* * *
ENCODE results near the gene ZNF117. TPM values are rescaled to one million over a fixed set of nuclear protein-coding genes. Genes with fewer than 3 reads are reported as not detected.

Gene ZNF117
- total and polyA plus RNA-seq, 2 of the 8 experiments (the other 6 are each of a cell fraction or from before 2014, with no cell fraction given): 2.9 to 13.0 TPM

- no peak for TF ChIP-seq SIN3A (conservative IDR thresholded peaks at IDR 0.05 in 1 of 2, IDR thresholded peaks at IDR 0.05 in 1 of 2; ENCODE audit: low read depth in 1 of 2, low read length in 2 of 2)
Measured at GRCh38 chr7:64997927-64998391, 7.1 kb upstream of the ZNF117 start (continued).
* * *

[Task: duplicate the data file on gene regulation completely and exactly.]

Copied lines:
ENCODE results near the gene ZNF117. TPM values are rescaled to one million over a fixed set of nuclear protein-coding genes. Genes with fewer than 3 reads are reported as not detected.

Gene ZNF117
- total and polyA plus RNA-seq, 2 of the 8 experiments (the other 6 are each of a cell fraction or from before 2014, with no cell fraction given): 2.9 to 13.0 TPM

- no peak for TF ChIP-seq SIN3A (conservative IDR thresholded peaks at IDR 0.05 in 1 of 2, IDR thresholded peaks at IDR 0.05 in 1 of 2; ENCODE audit: low read depth in 1 of 2, low read length in 2 of 2)
Measured at GRCh38 chr7:64997927-64998391, 7.1 kb upstream of the ZNF117 start (continued).